HTML and CSS Reference
In-Depth Information
Consider this example:
<form id=foo>
<input type=”text”>
<textarea form=foo></textarea>
The <input> is owned by the form foo , as it is contained within
it and does not have a form attribute overriding that ownership.
The <textarea> is outside the form, but is still owned by it, as its
form attribute points to the id of its form owner.
This gives a lot more flexibility with styling when you want
those elements to appear visually (and structurally) outside the
parent forms.
The form attribute is supported in Opera, Firefox, and Chrome.
As Safari shares a codebase with Chrome, it's likely to appear
there soon, too. IE has no support currently, and at the time of
writing, none has been announced for IE10.
<progress>, <meter> elements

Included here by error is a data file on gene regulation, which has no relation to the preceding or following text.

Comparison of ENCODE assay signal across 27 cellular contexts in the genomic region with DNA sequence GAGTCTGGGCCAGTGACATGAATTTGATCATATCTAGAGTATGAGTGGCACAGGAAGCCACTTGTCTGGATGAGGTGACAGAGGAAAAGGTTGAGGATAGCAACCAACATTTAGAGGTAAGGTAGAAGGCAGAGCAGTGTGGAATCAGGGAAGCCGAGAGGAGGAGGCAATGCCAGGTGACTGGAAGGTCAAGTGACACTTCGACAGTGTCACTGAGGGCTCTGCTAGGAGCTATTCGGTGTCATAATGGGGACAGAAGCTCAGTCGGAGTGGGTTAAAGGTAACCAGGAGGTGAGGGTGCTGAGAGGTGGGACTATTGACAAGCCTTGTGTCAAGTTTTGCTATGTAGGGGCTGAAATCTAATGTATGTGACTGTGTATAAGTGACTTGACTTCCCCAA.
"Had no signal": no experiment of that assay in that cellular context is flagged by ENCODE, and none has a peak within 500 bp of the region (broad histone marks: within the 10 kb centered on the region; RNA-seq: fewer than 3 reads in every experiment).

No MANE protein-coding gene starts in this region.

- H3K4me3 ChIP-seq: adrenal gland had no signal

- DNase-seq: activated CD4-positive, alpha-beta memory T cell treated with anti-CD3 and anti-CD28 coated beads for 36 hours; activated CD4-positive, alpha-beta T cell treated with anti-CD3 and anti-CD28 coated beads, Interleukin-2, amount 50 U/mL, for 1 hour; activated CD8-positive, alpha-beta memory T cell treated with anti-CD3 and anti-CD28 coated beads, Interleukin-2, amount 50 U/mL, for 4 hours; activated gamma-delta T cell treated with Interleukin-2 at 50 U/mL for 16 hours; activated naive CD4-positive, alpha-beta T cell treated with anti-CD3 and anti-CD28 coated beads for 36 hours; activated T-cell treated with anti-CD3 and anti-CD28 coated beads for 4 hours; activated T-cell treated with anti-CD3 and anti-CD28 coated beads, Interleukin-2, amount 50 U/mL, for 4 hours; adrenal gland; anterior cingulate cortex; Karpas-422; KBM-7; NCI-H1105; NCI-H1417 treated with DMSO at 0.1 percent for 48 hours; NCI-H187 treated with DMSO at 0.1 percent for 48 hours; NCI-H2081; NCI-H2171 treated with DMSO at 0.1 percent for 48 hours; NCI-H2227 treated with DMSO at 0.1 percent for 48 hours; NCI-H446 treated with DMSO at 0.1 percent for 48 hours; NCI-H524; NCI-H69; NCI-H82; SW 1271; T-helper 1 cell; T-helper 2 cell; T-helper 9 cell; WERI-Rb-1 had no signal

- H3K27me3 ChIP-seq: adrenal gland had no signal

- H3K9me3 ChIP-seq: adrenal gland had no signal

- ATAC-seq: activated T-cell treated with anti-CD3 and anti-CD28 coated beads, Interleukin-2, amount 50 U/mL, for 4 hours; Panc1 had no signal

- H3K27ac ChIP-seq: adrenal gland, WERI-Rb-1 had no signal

The <progress> element is used to represent a “progress meter,”
to indicate the completion of a task—downloading a file, for
example. It has two attributes: max, which specifies how much
work the task requires in total, and value, which specifies how
much of the task has been completed. The units are arbitrary
and not specified:
<progress value=5 max=20>5</progress>
In supporting browsers, this is replaced with a progress meter
graphic ( Figure 3.11 ).
FIguRE 3.11 <progress> in
Chrome (left) and Opera (right).
Chrome's progress meter is
slightly animated; Opera's is
<meter> is very similar (many have questioned whether there
needs to be two separate elements at all). The spec says that
<meter> “represents a scalar measurement within a known
range, or a fractional value; for example disk usage, the rel-
evance of a query result, or the fraction of a voting population
to have selected a particular candidate.”
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